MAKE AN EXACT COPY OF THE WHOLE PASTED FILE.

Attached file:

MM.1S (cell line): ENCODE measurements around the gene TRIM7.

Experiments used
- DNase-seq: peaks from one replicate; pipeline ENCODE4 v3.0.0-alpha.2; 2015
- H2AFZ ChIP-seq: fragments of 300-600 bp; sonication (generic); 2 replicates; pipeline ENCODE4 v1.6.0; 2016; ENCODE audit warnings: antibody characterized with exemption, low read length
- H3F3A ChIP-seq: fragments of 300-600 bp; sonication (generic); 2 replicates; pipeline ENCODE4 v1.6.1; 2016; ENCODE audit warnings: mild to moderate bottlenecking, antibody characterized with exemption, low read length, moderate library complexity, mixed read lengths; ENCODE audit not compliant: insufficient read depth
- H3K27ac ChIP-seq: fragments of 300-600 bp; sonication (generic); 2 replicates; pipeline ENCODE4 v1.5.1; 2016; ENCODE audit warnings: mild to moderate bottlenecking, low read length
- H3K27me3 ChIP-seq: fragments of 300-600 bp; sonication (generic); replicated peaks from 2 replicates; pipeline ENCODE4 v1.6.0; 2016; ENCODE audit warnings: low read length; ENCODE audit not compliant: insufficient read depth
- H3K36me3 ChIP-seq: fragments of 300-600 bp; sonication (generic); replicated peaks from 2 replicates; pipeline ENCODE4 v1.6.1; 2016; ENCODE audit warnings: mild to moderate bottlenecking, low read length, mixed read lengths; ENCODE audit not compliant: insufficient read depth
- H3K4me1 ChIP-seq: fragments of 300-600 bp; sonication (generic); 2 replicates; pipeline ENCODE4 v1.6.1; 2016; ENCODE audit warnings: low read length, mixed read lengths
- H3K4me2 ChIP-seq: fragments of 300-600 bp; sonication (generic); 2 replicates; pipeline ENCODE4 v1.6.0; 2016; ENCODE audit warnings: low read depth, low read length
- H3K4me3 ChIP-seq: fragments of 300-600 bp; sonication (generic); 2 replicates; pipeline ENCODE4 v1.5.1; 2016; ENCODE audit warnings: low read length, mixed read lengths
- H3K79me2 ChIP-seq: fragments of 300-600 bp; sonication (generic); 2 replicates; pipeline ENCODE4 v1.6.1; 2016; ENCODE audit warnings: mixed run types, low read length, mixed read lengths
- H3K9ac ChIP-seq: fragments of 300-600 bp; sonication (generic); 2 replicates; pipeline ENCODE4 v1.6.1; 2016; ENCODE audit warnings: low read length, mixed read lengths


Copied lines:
MM.1S (cell line): ENCODE measurements around the gene TRIM7.

Experiments used
- DNase-seq: peaks from one replicate; pipeline ENCODE4 v3.0.0-alpha.2; 2015
- H2AFZ ChIP-seq: fragments of 300-600 bp; sonication (generic); 2 replicates; pipeline ENCODE4 v1.6.0; 2016; ENCODE audit warnings: antibody characterized with exemption, low read length
- H3F3A ChIP-seq: fragments of 300-600 bp; sonication (generic); 2 replicates; pipeline ENCODE4 v1.6.1; 2016; ENCODE audit warnings: mild to moderate bottlenecking, antibody characterized with exemption, low read length, moderate library complexity, mixed read lengths; ENCODE audit not compliant: insufficient read depth
- H3K27ac ChIP-seq: fragments of 300-600 bp; sonication (generic); 2 replicates; pipeline ENCODE4 v1.5.1; 2016; ENCODE audit warnings: mild to moderate bottlenecking, low read length
- H3K27me3 ChIP-seq: fragments of 300-600 bp; sonication (generic); replicated peaks from 2 replicates; pipeline ENCODE4 v1.6.0; 2016; ENCODE audit warnings: low read length; ENCODE audit not compliant: insufficient read depth
- H3K36me3 ChIP-seq: fragments of 300-600 bp; sonication (generic); replicated peaks from 2 replicates; pipeline ENCODE4 v1.6.1; 2016; ENCODE audit warnings: mild to moderate bottlenecking, low read length, mixed read lengths; ENCODE audit not compliant: insufficient read depth
- H3K4me1 ChIP-seq: fragments of 300-600 bp; sonication (generic); 2 replicates; pipeline ENCODE4 v1.6.1; 2016; ENCODE audit warnings: low read length, mixed read lengths
- H3K4me2 ChIP-seq: fragments of 300-600 bp; sonication (generic); 2 replicates; pipeline ENCODE4 v1.6.0; 2016; ENCODE audit warnings: low read depth, low read length
- H3K4me3 ChIP-seq: fragments of 300-600 bp; sonication (generic); 2 replicates; pipeline ENCODE4 v1.5.1; 2016; ENCODE audit warnings: low read length, mixed read lengths
- H3K79me2 ChIP-seq: fragments of 300-600 bp; sonication (generic); 2 replicates; pipeline ENCODE4 v1.6.1; 2016; ENCODE audit warnings: mixed run types, low read length, mixed read lengths
- H3K9ac ChIP-seq: fragments of 300-600 bp; sonication (generic); 2 replicates; pipeline ENCODE4 v1.6.1; 2016; ENCODE audit warnings: low read length, mixed read lengths